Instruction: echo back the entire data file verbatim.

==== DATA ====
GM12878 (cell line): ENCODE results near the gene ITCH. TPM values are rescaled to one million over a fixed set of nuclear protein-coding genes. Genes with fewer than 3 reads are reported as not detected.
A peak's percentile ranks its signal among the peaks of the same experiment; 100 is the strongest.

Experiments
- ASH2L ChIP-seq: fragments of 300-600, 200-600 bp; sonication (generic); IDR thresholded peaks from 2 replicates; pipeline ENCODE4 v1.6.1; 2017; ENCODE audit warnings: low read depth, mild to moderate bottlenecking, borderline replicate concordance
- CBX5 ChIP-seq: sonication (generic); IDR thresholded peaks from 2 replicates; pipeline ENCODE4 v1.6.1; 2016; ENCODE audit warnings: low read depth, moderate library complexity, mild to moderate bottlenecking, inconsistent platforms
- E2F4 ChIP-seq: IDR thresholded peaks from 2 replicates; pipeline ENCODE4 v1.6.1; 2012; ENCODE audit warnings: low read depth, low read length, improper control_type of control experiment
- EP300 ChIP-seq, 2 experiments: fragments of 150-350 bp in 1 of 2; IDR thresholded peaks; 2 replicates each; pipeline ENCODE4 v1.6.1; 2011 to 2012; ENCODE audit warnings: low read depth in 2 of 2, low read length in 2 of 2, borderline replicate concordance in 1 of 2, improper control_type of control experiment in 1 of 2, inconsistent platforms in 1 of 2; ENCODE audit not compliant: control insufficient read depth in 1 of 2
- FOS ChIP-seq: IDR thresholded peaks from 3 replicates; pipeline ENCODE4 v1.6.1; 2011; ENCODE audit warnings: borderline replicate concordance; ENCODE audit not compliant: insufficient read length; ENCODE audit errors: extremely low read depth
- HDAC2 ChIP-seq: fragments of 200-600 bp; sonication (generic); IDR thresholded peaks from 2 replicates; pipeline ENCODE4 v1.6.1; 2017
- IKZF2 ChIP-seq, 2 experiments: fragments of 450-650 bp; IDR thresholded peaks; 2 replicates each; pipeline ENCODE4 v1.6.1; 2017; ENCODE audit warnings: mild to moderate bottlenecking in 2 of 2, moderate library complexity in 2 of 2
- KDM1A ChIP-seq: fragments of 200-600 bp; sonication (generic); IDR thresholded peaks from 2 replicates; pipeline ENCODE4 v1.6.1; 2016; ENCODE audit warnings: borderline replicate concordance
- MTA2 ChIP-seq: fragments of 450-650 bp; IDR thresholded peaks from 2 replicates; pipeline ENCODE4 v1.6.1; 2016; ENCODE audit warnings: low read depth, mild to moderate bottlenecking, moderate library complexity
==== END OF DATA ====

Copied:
GM12878 (cell line): ENCODE results near the gene ITCH. TPM values are rescaled to one million over a fixed set of nuclear protein-coding genes. Genes with fewer than 3 reads are reported as not detected.
A peak's percentile ranks its signal among the peaks of the same experiment; 100 is the strongest.

Experiments
- ASH2L ChIP-seq: fragments of 300-600, 200-600 bp; sonication (generic); IDR thresholded peaks from 2 replicates; pipeline ENCODE4 v1.6.1; 2017; ENCODE audit warnings: low read depth, mild to moderate bottlenecking, borderline replicate concordance
- CBX5 ChIP-seq: sonication (generic); IDR thresholded peaks from 2 replicates; pipeline ENCODE4 v1.6.1; 2016; ENCODE audit warnings: low read depth, moderate library complexity, mild to moderate bottlenecking, inconsistent platforms
- E2F4 ChIP-seq: IDR thresholded peaks from 2 replicates; pipeline ENCODE4 v1.6.1; 2012; ENCODE audit warnings: low read depth, low read length, improper control_type of control experiment
- EP300 ChIP-seq, 2 experiments: fragments of 150-350 bp in 1 of 2; IDR thresholded peaks; 2 replicates each; pipeline ENCODE4 v1.6.1; 2011 to 2012; ENCODE audit warnings: low read depth in 2 of 2, low read length in 2 of 2, borderline replicate concordance in 1 of 2, improper control_type of control experiment in 1 of 2, inconsistent platforms in 1 of 2; ENCODE audit not compliant: control insufficient read depth in 1 of 2
- FOS ChIP-seq: IDR thresholded peaks from 3 replicates; pipeline ENCODE4 v1.6.1; 2011; ENCODE audit warnings: borderline replicate concordance; ENCODE audit not compliant: insufficient read length; ENCODE audit errors: extremely low read depth
- HDAC2 ChIP-seq: fragments of 200-600 bp; sonication (generic); IDR thresholded peaks from 2 replicates; pipeline ENCODE4 v1.6.1; 2017
- IKZF2 ChIP-seq, 2 experiments: fragments of 450-650 bp; IDR thresholded peaks; 2 replicates each; pipeline ENCODE4 v1.6.1; 2017; ENCODE audit warnings: mild to moderate bottlenecking in 2 of 2, moderate library complexity in 2 of 2
- KDM1A ChIP-seq: fragments of 200-600 bp; sonication (generic); IDR thresholded peaks from 2 replicates; pipeline ENCODE4 v1.6.1; 2016; ENCODE audit warnings: borderline replicate concordance
- MTA2 ChIP-seq: fragments of 450-650 bp; IDR thresholded peaks from 2 replicates; pipeline ENCODE4 v1.6.1; 2016; ENCODE audit warnings: low read depth, mild to moderate bottlenecking, moderate library complexity